The issue of COVID litigation has been on our
minds for some time and it appears that this is now coming to fruition.
The lawsuits have already begun, and by many accounts, they are just the
initial waves of what may be a tsunami. There are six main categories of
these coronavirus lawsuits:
1. Workplace and Employment. Nonessential
businesses can face personal injury if they required workers to come in and
those workers got sick. Essential businesses can face liability if they fail to
provide proper protection for employees. Any company can be sued for firing
employees for complaining about inadequate safeguards.
2.Class Action Lawsuits. These are when a large
number of plaintiffs band together to file a lawsuit against a company that has
committed fraud or caused damage. Many of these have been filed already
including 8,000 individuals against the state of Alaska.
3. Lawsuits Against Educational Institutions. These
are being filed against schools who promised to provide a service, and failed
to provide proper refunds.
4.Insurance Lawsuits. Companies are contending
that their insurers wrongfully denied them coverage for pandemic losses.
5. Voting Rights lawsuits. Lawsuits have been filed
already in 14 states against voting procedures deemed too restrictive.
6. Lawsuits Against Health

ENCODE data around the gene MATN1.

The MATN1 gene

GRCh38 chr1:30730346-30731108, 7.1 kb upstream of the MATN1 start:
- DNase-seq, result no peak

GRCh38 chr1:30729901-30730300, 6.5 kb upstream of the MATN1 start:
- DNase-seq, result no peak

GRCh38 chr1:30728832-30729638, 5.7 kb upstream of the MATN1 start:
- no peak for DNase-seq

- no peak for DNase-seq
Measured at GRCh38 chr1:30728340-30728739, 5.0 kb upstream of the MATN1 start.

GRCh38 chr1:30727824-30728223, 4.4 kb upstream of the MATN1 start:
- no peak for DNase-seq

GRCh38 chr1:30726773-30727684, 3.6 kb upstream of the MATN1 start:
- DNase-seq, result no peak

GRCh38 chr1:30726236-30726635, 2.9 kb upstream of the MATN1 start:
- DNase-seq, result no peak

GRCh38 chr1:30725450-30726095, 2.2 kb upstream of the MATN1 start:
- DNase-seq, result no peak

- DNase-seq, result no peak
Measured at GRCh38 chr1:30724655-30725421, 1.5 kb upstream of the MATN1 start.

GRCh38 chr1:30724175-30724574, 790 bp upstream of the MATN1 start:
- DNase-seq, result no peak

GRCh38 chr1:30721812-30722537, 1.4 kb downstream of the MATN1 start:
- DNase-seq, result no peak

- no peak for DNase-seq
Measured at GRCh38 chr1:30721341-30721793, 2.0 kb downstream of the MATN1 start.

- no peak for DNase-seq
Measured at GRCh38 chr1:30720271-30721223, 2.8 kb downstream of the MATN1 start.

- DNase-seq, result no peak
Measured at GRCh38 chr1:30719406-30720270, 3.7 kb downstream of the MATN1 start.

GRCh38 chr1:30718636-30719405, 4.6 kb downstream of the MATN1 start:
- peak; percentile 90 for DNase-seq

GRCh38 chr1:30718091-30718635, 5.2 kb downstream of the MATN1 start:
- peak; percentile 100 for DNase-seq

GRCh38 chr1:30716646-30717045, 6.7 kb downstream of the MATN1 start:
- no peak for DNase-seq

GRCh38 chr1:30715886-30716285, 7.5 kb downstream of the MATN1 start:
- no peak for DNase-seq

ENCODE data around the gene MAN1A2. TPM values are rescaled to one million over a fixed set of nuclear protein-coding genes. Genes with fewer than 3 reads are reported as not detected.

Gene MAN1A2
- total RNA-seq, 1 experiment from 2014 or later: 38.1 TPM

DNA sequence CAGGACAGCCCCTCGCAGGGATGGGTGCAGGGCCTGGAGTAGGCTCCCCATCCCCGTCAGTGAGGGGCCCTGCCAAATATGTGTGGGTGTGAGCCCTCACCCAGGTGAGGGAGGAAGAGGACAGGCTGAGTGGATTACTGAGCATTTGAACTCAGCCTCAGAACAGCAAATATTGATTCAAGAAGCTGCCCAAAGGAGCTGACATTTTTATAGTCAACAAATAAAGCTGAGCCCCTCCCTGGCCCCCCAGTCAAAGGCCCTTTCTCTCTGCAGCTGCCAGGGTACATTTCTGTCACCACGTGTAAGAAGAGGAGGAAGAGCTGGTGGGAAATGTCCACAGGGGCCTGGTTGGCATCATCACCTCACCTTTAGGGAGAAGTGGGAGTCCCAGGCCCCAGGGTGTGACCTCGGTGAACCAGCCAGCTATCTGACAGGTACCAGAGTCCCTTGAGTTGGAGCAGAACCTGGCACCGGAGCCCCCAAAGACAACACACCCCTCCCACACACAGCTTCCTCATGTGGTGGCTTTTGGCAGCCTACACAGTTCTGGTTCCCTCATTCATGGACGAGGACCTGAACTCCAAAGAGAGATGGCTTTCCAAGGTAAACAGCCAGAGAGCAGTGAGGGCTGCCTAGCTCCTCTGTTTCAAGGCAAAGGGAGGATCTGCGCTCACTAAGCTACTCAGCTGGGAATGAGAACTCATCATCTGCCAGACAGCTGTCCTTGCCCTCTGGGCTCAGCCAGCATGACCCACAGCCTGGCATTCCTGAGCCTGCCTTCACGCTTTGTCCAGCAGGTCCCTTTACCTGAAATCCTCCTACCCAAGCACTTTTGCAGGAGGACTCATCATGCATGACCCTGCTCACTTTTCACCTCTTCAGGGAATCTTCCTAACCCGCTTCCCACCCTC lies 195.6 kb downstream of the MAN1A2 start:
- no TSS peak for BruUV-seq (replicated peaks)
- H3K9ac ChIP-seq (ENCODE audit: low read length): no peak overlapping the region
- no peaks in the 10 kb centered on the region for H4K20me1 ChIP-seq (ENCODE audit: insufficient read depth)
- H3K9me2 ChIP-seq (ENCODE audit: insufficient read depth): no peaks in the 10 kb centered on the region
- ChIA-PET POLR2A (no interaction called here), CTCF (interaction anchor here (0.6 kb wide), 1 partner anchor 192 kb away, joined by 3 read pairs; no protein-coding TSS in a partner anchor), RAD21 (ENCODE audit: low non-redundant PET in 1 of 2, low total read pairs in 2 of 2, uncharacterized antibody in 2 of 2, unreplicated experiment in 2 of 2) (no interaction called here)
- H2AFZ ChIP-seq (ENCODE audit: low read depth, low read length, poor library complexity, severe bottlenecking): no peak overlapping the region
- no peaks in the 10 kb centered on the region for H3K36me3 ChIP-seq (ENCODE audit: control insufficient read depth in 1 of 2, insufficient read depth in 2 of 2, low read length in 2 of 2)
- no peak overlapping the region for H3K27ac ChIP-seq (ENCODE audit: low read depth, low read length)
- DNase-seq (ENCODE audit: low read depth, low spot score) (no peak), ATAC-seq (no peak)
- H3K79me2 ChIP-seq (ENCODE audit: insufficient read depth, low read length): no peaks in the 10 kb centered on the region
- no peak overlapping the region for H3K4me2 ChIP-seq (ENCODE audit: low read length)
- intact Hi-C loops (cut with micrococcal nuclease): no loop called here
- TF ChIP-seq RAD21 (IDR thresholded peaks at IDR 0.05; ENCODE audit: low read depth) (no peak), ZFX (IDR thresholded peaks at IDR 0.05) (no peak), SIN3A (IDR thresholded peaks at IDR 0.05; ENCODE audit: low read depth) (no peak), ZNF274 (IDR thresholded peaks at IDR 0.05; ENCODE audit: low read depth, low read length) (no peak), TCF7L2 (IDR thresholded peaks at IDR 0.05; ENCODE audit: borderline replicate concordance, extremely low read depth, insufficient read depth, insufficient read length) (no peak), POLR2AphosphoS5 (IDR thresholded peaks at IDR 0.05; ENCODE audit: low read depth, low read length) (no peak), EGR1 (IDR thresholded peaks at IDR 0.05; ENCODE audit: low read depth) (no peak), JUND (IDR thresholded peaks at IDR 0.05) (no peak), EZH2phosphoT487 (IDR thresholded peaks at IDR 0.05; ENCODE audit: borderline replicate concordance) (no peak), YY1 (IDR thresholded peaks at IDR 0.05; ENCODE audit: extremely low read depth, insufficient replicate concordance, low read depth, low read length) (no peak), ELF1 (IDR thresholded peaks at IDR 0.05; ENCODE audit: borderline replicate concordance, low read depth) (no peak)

Care Companies. These are being filed against assisted-living facilities and
nursing homes who failed to take adequate steps to protect patients and staff.
To date, there have been over 283 workplace
lawsuits filed. New Jersey, is the state with the third-highest number of suits
filed, at 31. One thing is for sure: these lawsuits will not change our
reliance on the courts to resolve employment disputes in the age of COVID-19.
In fact, we may be looking to the courts like never before to answer questions
about who has done wrong, and about who owes what to whom.
The first COVID-19 related lawsuits seen thus far
include a class action by McDonald’s
workers and a
wrongful death action filed by a Safeway
employee’s family. Many other lawsuits have been filed, both small and large,
and we are starting to see employers require employees to sign waivers in order
to return to work, and other businesses and events requiring individuals to
sign waivers before entering. The legality of such will certainly be
determined by the courts.
The question of whether
a business is liable if their employees or customers catch COVID-19 has become
a critical issue as many states reopen retail, foodservice, and other
businesses. To help protect yourself against these claims, you need to train
your managers to understand their responsibilities and employee rights. Keep
your managers up to date on new leave law requirements. Further, develop and
communicate comprehensive safety plan for employees who return to the
workplace. Finally anticipate the various wage and hour responsibilities that
you may face as the pandemic unfolds.